A “central aspect of the Norwegian system is the dialogue established between the [regulatory] authorities, the oil industry and their employees’ organizations. These parties work together systematically to achieve high levels for health, safety and environmental protection in our petroleum activities,” he said. Henriksen further noted Norway has safety representatives at every offshore installation who “have the right to halt operations considered unsafe.”

In May 2010, following the Macondo well blowout, the Petroleum Safety Authority in Norway set up a large project group to follow the investigations and define lessons from Macondo that could be relevant to the Norwegian shelf, Henriksen said. “No operations of the Norwegian shelf have been halted as a result of the Macondo incident.

“Nevertheless, we…need to address the issue of capping and containment. I find the prolonged inability to kill blowouts…highly unsatisfactory,” he said, adding that this was an area where new standards needed to be established.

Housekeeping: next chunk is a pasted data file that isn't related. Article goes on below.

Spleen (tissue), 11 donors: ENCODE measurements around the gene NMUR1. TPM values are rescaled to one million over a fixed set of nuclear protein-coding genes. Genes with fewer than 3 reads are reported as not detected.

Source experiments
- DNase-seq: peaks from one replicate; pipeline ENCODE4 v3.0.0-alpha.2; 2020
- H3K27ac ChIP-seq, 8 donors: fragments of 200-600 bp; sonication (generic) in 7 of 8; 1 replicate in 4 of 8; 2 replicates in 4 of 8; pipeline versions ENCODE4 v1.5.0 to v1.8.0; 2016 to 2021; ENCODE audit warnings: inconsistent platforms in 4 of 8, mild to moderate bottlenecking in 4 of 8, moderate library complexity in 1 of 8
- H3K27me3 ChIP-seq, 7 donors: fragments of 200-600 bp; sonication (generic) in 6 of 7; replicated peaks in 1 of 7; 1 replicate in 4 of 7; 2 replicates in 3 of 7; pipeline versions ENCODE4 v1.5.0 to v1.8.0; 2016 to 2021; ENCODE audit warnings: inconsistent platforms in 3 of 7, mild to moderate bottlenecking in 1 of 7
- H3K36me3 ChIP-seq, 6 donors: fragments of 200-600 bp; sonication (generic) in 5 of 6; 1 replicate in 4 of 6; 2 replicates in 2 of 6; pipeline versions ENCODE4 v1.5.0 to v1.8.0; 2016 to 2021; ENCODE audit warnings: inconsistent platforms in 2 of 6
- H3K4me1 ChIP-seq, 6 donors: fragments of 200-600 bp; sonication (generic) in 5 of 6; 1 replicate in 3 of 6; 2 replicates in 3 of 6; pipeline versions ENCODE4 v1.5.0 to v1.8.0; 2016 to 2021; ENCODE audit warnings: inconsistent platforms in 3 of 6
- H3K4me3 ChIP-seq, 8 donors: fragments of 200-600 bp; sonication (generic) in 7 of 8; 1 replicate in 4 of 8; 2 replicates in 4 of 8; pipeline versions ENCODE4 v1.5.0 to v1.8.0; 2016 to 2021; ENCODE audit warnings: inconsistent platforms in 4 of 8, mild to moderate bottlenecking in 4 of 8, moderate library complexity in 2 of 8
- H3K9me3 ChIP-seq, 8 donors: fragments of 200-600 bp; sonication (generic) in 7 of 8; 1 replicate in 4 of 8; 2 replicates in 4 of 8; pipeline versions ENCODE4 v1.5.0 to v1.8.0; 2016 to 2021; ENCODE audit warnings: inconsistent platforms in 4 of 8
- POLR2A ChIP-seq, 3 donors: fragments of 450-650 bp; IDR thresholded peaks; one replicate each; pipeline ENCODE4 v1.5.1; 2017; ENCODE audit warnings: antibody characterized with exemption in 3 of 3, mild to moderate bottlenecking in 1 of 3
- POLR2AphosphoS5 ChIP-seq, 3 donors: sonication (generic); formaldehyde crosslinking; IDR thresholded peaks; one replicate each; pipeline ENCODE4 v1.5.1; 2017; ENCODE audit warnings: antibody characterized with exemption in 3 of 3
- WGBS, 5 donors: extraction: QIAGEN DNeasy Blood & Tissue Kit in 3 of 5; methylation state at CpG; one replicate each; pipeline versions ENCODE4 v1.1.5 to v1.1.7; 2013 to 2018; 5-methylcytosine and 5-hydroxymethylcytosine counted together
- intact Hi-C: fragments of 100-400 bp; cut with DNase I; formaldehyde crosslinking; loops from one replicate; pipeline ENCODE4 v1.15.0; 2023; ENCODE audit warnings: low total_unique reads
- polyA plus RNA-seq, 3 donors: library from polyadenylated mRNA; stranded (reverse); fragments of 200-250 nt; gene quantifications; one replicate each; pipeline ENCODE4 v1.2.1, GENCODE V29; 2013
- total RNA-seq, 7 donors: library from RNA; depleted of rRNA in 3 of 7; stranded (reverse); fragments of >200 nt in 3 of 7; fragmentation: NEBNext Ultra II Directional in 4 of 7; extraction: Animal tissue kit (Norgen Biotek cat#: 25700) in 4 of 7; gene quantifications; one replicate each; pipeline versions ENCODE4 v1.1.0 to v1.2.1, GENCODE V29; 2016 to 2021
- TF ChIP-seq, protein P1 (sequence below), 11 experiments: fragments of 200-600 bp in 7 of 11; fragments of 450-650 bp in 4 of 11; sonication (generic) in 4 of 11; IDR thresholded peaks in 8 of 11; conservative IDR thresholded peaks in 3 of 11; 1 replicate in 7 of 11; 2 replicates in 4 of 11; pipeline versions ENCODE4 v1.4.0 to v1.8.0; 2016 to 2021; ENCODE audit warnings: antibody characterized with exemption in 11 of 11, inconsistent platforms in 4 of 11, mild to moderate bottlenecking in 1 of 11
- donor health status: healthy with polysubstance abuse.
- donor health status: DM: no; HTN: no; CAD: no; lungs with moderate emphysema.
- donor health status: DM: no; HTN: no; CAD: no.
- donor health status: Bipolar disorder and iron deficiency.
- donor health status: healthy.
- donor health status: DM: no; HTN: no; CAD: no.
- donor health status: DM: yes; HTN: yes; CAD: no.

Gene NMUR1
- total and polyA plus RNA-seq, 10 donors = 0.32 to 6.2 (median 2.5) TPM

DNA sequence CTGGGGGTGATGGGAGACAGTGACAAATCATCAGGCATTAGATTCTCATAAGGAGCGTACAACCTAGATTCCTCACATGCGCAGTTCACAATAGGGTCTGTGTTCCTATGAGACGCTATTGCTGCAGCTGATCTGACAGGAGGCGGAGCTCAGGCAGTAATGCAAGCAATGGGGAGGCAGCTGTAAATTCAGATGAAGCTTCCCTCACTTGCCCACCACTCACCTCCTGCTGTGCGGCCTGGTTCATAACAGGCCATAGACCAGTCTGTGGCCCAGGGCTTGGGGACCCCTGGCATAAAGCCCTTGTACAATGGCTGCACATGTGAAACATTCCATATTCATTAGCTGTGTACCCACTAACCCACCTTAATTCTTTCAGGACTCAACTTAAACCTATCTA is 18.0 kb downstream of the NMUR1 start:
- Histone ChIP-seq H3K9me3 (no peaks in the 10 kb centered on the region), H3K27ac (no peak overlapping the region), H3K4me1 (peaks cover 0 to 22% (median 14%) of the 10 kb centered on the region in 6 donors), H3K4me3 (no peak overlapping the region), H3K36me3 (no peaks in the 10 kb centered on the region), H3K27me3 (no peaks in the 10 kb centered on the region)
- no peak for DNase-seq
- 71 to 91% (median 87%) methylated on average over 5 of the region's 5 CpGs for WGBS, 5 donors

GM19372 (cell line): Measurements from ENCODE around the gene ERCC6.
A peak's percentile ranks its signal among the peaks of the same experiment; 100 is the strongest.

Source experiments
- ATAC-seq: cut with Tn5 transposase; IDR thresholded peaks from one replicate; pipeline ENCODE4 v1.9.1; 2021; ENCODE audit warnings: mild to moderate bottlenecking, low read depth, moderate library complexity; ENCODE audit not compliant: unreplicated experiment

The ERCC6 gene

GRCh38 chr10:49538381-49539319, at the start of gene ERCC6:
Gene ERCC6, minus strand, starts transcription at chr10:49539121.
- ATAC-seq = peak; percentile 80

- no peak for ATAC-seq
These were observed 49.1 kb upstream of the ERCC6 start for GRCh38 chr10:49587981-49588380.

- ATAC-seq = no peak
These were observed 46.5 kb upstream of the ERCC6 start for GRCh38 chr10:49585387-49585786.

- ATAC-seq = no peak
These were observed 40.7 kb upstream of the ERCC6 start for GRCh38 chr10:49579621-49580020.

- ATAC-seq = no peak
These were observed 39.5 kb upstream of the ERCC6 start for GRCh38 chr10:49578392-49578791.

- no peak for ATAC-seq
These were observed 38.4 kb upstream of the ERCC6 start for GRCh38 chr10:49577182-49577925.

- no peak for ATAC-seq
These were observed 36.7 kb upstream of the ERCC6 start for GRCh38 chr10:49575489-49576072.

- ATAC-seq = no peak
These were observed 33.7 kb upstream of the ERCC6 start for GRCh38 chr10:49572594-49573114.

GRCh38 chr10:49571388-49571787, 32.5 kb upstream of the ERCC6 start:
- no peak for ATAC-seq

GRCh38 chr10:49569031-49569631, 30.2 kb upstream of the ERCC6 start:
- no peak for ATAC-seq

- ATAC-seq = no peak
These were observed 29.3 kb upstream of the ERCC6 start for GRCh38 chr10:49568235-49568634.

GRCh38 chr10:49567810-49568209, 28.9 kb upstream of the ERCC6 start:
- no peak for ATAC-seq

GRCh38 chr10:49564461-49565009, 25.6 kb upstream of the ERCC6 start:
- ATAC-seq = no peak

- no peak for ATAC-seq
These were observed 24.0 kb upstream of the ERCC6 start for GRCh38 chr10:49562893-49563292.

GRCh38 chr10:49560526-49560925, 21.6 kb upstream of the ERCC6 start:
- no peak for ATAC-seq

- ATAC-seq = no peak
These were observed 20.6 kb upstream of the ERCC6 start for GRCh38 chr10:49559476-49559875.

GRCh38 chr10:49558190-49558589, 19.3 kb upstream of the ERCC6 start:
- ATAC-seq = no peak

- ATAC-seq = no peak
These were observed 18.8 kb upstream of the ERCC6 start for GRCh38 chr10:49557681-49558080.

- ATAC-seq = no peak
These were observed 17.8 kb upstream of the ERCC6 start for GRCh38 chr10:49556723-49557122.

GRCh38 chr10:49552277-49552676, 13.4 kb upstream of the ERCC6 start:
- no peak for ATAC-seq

The United Kingdom has increased the number of regulators in the safety and environmental fields, and “we’ve worked with industry and trade unions in a newly formed group, which has been the focal point for the review of offshore practices in light of Deepwater Horizon,” said Geoffrey Podger, CEO of the UK’s Health and Safety Executive.

“The particular success of this group has been the procurement of [a] subsea capping device suitable for deployment anywhere in the UK continental shelf,” he said. The United Kingdom also has raised the liability pool for producers operating in the North Sea to $250 million from $125 million. Moreover, Podger said an independent review of the UK’s offshore regulatory regime is under way and is due out this summer.